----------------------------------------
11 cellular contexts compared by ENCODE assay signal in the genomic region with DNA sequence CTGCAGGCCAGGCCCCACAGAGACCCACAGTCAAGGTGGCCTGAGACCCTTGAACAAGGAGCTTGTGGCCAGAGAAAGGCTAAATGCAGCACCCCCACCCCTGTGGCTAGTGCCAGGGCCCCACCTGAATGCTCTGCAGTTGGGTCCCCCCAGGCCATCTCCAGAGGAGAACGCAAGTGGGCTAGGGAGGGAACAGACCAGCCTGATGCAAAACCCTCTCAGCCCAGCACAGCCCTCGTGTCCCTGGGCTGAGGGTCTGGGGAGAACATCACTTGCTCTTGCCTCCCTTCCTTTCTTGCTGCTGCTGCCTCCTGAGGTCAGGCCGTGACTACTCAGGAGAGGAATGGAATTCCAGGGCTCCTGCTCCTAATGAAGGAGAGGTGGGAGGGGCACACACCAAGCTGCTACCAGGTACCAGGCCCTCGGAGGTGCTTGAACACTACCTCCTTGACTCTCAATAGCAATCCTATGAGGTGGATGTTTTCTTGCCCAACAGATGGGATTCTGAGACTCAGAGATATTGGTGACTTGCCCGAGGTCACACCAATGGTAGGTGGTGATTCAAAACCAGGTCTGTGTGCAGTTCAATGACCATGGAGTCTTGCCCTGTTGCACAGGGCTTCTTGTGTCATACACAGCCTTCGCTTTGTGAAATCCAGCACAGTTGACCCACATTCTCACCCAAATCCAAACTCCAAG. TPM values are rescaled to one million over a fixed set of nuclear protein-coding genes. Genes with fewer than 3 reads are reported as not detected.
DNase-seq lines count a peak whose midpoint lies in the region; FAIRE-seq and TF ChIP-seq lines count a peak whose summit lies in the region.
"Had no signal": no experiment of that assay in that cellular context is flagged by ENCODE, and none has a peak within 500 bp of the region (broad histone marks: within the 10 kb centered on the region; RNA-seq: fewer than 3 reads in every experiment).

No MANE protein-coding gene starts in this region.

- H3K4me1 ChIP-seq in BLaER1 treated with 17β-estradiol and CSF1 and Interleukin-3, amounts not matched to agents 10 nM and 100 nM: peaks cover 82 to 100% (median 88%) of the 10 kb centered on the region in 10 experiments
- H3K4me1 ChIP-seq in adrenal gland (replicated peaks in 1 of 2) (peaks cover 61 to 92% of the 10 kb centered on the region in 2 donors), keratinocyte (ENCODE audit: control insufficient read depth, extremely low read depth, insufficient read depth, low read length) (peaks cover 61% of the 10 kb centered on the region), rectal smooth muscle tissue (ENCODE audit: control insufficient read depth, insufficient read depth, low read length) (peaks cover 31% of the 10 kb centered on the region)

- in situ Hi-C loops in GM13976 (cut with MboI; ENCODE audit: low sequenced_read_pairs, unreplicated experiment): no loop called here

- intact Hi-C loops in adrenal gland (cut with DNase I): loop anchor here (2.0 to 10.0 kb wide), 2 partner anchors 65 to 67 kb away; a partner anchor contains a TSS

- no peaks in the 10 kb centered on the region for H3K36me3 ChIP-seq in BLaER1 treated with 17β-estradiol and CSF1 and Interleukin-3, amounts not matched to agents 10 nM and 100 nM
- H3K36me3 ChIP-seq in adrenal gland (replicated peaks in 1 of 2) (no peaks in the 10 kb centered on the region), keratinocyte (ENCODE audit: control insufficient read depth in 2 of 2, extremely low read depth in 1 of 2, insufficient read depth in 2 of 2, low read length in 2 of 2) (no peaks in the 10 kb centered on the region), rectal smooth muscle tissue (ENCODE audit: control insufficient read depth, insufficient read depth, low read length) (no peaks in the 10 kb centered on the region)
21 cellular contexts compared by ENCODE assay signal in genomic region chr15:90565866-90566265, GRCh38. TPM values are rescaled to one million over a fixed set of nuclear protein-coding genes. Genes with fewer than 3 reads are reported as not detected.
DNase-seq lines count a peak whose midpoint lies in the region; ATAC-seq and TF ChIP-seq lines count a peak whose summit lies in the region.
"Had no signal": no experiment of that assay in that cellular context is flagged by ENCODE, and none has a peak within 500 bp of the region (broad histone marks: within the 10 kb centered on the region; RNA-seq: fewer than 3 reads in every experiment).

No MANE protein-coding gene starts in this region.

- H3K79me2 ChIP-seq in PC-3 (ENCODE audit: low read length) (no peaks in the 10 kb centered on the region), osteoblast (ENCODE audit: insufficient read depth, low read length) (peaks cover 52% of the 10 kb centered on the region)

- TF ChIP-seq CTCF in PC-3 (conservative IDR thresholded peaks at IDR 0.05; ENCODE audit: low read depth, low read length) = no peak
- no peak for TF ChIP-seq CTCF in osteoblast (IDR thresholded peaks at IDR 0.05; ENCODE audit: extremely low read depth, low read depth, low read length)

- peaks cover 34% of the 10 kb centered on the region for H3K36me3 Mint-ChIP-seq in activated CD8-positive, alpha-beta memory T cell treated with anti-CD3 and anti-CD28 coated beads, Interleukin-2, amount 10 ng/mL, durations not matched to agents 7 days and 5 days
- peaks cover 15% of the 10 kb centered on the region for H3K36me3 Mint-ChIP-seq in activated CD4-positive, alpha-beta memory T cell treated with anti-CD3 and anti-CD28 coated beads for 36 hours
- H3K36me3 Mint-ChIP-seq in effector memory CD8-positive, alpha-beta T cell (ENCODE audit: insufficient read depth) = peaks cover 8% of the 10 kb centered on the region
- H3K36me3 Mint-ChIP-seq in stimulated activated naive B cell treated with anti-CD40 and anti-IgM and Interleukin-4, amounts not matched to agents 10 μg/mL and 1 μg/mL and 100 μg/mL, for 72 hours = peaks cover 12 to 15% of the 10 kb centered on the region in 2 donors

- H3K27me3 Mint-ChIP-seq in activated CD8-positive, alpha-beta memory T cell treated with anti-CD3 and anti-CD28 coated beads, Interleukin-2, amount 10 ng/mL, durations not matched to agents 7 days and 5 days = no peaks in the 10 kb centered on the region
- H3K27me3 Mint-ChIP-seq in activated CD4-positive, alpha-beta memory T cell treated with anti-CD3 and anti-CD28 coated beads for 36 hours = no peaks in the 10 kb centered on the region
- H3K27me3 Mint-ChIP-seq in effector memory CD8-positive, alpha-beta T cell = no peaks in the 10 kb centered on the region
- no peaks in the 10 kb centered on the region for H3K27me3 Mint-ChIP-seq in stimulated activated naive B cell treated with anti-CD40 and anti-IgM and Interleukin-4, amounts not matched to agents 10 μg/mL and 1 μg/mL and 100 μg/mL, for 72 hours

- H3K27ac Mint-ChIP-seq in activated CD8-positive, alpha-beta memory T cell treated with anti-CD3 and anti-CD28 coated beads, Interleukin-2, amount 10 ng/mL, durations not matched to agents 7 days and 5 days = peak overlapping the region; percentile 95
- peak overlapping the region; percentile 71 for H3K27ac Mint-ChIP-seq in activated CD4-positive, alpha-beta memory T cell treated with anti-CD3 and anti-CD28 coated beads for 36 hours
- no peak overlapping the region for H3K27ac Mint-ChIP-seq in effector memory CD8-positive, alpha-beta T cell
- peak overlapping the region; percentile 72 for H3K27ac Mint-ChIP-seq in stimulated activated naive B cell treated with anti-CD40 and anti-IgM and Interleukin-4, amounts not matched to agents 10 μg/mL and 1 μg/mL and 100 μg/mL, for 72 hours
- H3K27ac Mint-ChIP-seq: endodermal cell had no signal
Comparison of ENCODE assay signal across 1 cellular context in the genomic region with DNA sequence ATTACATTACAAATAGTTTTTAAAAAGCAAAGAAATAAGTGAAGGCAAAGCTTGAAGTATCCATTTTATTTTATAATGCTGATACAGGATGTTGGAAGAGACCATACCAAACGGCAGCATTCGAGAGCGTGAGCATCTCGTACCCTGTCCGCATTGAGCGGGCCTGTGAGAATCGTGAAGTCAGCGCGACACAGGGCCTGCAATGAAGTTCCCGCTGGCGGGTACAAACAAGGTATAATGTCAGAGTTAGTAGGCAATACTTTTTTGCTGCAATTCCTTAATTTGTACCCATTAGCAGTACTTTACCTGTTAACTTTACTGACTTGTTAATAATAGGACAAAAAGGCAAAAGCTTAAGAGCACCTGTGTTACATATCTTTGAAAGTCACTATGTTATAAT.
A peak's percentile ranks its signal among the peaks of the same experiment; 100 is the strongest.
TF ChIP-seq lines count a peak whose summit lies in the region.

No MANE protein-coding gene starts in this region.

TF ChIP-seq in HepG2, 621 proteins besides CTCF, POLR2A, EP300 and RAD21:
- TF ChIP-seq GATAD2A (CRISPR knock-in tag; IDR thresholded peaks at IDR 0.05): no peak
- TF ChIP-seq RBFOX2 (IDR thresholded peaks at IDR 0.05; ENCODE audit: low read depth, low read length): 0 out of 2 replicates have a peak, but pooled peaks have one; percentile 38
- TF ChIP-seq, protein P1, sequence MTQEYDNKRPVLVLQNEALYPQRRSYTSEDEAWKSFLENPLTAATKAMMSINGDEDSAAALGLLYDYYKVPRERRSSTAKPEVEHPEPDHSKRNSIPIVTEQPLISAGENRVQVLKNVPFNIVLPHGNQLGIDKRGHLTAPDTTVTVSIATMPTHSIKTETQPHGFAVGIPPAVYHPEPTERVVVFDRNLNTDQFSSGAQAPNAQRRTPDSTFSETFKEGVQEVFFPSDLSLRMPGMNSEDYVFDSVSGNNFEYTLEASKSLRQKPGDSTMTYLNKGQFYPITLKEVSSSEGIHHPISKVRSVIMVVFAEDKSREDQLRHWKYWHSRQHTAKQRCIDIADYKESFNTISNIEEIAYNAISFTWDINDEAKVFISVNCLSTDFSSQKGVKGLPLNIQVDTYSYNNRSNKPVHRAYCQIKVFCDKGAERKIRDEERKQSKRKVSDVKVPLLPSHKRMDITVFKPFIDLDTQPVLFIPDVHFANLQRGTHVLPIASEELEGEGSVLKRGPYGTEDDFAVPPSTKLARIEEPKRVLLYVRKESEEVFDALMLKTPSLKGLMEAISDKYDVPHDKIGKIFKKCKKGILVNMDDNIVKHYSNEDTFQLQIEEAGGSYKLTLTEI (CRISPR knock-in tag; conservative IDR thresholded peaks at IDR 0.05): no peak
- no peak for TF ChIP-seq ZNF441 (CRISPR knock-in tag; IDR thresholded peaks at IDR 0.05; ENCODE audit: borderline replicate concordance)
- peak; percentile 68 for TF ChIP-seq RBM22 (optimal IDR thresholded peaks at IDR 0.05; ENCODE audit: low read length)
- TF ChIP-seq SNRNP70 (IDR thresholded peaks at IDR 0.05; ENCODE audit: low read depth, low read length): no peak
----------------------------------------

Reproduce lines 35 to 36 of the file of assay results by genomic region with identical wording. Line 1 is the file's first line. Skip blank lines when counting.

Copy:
TF ChIP-seq in HepG2, 621 proteins besides CTCF, POLR2A, EP300 and RAD21:
- TF ChIP-seq GATAD2A (CRISPR knock-in tag; IDR thresholded peaks at IDR 0.05): no peak